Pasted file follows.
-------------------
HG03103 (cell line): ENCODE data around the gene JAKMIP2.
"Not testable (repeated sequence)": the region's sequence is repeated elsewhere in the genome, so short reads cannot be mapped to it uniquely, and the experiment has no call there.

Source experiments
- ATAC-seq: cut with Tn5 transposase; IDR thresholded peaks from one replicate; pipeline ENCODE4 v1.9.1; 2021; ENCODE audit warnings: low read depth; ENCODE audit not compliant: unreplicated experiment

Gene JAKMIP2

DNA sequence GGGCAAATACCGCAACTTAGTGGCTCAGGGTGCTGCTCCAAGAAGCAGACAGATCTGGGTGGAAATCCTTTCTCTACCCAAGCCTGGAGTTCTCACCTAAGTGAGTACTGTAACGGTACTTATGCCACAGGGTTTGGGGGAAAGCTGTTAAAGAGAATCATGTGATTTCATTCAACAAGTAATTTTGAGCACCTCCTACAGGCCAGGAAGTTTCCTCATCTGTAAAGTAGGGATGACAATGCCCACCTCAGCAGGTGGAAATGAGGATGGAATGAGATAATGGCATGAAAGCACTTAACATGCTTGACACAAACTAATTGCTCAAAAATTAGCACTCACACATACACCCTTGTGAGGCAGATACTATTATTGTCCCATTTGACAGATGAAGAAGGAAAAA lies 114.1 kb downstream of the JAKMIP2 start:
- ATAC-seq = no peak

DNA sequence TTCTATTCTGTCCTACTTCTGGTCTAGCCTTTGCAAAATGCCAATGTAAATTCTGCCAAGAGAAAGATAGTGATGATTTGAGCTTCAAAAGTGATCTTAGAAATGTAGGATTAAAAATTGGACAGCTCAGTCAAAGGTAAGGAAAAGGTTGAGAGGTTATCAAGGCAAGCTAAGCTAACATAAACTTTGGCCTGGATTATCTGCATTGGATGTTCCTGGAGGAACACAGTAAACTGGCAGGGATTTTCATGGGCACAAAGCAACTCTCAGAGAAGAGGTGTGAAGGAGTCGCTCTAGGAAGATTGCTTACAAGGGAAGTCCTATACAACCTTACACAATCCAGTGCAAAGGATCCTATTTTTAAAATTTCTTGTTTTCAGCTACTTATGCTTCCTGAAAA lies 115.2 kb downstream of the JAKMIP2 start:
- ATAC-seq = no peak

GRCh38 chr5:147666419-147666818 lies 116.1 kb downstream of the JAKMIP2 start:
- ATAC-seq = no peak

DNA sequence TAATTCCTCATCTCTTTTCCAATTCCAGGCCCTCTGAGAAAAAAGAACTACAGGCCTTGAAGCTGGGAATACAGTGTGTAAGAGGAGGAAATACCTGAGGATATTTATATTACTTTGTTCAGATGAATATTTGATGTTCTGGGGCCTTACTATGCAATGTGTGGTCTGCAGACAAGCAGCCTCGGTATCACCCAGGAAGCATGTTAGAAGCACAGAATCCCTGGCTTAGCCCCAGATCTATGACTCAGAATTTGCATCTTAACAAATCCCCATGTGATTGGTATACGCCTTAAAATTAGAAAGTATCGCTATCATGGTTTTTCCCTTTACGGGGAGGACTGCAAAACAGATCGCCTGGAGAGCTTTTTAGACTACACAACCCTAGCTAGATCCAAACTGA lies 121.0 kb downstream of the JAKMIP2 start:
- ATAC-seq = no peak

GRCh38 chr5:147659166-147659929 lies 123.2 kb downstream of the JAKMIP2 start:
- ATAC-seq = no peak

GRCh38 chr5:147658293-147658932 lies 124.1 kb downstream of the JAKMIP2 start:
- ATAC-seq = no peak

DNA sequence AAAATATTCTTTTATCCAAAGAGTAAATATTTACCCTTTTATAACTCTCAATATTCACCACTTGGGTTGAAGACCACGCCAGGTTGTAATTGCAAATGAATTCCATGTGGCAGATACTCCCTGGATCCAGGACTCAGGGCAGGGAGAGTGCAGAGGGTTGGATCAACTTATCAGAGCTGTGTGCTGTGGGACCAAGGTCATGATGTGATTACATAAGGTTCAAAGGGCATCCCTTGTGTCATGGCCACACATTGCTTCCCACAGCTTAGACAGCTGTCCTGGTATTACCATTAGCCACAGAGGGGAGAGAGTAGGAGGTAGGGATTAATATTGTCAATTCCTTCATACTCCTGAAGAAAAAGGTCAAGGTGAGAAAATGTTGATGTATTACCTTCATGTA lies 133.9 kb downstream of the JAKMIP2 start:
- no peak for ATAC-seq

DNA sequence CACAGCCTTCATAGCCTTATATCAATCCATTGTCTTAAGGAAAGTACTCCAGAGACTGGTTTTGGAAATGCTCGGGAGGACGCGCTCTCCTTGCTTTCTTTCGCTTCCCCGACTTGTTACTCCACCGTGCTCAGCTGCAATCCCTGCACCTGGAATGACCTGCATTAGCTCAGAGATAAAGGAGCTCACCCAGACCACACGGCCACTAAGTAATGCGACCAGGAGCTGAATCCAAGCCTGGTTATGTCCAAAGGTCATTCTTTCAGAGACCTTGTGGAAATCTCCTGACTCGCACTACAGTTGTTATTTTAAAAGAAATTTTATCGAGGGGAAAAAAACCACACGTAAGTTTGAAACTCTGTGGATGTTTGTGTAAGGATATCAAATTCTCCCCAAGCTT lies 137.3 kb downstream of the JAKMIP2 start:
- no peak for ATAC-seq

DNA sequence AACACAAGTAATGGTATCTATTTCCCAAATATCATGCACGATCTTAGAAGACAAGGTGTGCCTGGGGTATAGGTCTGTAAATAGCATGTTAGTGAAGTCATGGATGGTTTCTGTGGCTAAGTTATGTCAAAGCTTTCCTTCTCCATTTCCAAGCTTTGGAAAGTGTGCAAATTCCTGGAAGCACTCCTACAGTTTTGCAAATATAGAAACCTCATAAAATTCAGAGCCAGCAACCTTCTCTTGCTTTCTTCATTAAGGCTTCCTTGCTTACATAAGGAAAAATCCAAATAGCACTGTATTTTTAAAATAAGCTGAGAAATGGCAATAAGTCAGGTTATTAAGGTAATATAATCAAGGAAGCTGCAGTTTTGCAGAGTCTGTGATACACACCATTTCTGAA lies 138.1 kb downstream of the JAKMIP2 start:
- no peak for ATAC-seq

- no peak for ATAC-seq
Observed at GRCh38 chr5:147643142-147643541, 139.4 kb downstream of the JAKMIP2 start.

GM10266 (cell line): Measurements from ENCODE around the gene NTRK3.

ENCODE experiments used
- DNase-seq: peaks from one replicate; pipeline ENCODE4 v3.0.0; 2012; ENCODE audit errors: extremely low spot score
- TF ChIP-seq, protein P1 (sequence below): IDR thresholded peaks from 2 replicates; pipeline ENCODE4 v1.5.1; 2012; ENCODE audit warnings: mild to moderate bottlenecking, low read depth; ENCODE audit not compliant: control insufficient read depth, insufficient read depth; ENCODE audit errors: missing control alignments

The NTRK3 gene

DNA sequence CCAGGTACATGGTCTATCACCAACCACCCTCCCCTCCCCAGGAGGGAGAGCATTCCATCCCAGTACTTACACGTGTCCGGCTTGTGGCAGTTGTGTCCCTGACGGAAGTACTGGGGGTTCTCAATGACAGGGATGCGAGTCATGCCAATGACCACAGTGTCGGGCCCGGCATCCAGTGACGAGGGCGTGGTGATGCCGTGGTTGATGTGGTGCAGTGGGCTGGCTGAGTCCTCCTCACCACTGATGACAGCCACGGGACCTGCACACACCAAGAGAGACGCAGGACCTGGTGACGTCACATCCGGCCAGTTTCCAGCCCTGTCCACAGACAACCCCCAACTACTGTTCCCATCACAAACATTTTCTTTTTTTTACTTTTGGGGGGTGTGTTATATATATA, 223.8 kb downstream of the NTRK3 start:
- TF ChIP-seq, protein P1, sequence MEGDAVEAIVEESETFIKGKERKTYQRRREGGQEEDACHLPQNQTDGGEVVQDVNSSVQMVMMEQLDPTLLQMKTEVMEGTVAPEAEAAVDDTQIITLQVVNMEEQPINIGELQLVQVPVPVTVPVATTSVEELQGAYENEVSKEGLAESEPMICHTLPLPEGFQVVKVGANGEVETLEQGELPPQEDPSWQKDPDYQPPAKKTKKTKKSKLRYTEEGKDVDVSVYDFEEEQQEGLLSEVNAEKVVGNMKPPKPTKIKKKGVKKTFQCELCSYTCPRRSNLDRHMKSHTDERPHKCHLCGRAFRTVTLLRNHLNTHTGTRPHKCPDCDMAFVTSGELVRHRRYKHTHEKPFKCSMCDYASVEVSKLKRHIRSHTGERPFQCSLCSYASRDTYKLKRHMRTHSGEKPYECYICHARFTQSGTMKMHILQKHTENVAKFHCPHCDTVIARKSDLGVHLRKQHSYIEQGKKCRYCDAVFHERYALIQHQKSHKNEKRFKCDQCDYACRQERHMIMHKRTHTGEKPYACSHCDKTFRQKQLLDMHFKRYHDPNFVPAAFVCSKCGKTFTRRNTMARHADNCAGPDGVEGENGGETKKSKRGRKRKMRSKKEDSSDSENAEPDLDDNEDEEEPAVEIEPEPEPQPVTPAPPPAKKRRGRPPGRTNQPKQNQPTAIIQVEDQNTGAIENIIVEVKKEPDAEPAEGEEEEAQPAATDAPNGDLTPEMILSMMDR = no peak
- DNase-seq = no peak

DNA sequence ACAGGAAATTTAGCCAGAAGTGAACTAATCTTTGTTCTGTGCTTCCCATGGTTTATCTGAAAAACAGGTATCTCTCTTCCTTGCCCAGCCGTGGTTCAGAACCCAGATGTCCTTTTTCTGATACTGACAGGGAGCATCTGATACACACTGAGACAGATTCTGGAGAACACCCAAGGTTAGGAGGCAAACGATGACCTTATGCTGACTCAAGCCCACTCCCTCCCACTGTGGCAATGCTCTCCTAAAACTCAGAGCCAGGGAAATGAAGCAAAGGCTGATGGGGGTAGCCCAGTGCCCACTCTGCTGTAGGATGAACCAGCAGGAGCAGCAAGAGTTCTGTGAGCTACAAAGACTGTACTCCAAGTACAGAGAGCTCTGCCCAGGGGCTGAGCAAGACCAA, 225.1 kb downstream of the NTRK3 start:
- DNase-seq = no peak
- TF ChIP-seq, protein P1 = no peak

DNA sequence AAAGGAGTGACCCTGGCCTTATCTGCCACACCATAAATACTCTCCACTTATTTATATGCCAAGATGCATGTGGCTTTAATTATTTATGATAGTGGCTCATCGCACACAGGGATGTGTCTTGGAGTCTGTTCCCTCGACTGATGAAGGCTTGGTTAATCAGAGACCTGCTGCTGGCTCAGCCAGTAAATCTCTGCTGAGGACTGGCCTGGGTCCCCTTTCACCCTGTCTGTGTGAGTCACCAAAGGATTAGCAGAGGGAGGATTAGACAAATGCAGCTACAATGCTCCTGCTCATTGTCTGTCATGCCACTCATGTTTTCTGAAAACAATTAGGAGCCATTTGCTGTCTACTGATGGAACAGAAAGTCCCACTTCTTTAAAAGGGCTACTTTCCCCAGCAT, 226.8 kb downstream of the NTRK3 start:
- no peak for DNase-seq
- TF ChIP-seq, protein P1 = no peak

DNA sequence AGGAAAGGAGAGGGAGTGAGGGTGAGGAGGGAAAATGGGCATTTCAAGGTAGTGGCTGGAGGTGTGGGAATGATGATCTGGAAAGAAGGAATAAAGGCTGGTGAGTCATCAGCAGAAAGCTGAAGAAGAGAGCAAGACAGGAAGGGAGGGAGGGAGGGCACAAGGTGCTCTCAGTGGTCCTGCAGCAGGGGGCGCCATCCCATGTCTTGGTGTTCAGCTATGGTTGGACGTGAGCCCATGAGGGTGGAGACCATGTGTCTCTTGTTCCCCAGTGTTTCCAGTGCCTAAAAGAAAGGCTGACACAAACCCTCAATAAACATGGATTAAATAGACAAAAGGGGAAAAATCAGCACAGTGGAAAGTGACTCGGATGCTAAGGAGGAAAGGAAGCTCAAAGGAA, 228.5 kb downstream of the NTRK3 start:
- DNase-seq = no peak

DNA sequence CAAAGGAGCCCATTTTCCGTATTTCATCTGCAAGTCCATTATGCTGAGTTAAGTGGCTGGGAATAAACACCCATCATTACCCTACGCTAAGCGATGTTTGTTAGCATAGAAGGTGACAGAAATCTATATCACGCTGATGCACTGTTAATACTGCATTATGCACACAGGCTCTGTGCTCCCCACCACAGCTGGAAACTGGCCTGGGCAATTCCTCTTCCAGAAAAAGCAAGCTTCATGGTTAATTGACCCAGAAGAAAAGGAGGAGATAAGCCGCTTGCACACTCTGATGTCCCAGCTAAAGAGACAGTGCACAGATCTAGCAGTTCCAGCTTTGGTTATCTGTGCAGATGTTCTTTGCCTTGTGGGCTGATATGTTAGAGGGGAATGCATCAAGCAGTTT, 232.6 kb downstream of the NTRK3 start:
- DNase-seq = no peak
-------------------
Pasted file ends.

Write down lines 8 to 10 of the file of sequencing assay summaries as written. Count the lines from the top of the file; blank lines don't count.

DNA sequence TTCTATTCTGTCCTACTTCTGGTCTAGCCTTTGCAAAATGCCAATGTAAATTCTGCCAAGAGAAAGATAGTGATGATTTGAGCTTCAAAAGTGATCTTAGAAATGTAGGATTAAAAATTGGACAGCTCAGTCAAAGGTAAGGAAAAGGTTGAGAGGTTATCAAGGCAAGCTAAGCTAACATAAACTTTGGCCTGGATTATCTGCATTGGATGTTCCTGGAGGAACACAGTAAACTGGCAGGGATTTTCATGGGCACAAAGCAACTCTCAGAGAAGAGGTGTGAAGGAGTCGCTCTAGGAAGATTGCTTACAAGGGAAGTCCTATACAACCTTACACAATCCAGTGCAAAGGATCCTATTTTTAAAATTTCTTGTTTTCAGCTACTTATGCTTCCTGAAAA lies 115.2 kb downstream of the JAKMIP2 start:
- ATAC-seq = no peak

GRCh38 chr5:147666419-147666818 lies 116.1 kb downstream of the JAKMIP2 start: